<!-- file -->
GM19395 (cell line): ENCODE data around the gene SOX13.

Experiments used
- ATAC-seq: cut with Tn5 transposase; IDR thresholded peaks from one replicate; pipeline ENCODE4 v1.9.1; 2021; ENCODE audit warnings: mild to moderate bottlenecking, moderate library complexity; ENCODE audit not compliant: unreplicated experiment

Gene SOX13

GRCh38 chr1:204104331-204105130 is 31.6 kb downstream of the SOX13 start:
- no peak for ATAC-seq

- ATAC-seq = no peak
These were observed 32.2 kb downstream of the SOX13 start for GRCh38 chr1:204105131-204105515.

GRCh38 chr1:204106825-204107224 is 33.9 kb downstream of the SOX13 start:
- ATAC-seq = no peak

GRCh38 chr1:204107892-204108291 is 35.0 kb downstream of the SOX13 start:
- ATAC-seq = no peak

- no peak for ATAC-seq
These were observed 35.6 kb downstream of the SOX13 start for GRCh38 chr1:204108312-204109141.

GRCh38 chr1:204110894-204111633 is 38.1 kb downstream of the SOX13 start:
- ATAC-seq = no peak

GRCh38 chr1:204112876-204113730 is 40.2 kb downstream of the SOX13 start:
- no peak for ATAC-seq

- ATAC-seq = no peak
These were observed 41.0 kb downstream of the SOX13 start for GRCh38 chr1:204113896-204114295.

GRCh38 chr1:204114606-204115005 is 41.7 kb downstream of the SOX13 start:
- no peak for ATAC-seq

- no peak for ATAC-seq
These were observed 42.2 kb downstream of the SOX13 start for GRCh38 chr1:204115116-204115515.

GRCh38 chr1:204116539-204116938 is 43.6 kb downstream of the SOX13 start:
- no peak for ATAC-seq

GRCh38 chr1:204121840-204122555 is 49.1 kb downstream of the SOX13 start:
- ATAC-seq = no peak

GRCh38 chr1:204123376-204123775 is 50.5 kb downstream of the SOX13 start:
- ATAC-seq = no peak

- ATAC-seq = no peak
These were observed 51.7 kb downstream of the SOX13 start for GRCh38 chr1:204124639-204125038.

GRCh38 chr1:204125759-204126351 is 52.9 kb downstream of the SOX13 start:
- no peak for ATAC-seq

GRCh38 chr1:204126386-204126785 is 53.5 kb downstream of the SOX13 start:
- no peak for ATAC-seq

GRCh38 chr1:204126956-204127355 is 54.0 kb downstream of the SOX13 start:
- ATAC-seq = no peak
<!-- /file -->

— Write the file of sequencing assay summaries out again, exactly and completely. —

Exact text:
GM19395 (cell line): ENCODE data around the gene SOX13.

Experiments used
- ATAC-seq: cut with Tn5 transposase; IDR thresholded peaks from one replicate; pipeline ENCODE4 v1.9.1; 2021; ENCODE audit warnings: mild to moderate bottlenecking, moderate library complexity; ENCODE audit not compliant: unreplicated experiment

Gene SOX13

GRCh38 chr1:204104331-204105130 is 31.6 kb downstream of the SOX13 start:
- no peak for ATAC-seq

- ATAC-seq = no peak
These were observed 32.2 kb downstream of the SOX13 start for GRCh38 chr1:204105131-204105515.

GRCh38 chr1:204106825-204107224 is 33.9 kb downstream of the SOX13 start:
- ATAC-seq = no peak

GRCh38 chr1:204107892-204108291 is 35.0 kb downstream of the SOX13 start:
- ATAC-seq = no peak

- no peak for ATAC-seq
These were observed 35.6 kb downstream of the SOX13 start for GRCh38 chr1:204108312-204109141.

GRCh38 chr1:204110894-204111633 is 38.1 kb downstream of the SOX13 start:
- ATAC-seq = no peak

GRCh38 chr1:204112876-204113730 is 40.2 kb downstream of the SOX13 start:
- no peak for ATAC-seq

- ATAC-seq = no peak
These were observed 41.0 kb downstream of the SOX13 start for GRCh38 chr1:204113896-204114295.

GRCh38 chr1:204114606-204115005 is 41.7 kb downstream of the SOX13 start:
- no peak for ATAC-seq

- no peak for ATAC-seq
These were observed 42.2 kb downstream of the SOX13 start for GRCh38 chr1:204115116-204115515.

GRCh38 chr1:204116539-204116938 is 43.6 kb downstream of the SOX13 start:
- no peak for ATAC-seq

GRCh38 chr1:204121840-204122555 is 49.1 kb downstream of the SOX13 start:
- ATAC-seq = no peak

GRCh38 chr1:204123376-204123775 is 50.5 kb downstream of the SOX13 start:
- ATAC-seq = no peak

- ATAC-seq = no peak
These were observed 51.7 kb downstream of the SOX13 start for GRCh38 chr1:204124639-204125038.

GRCh38 chr1:204125759-204126351 is 52.9 kb downstream of the SOX13 start:
- no peak for ATAC-seq

GRCh38 chr1:204126386-204126785 is 53.5 kb downstream of the SOX13 start:
- no peak for ATAC-seq

GRCh38 chr1:204126956-204127355 is 54.0 kb downstream of the SOX13 start:
- ATAC-seq = no peak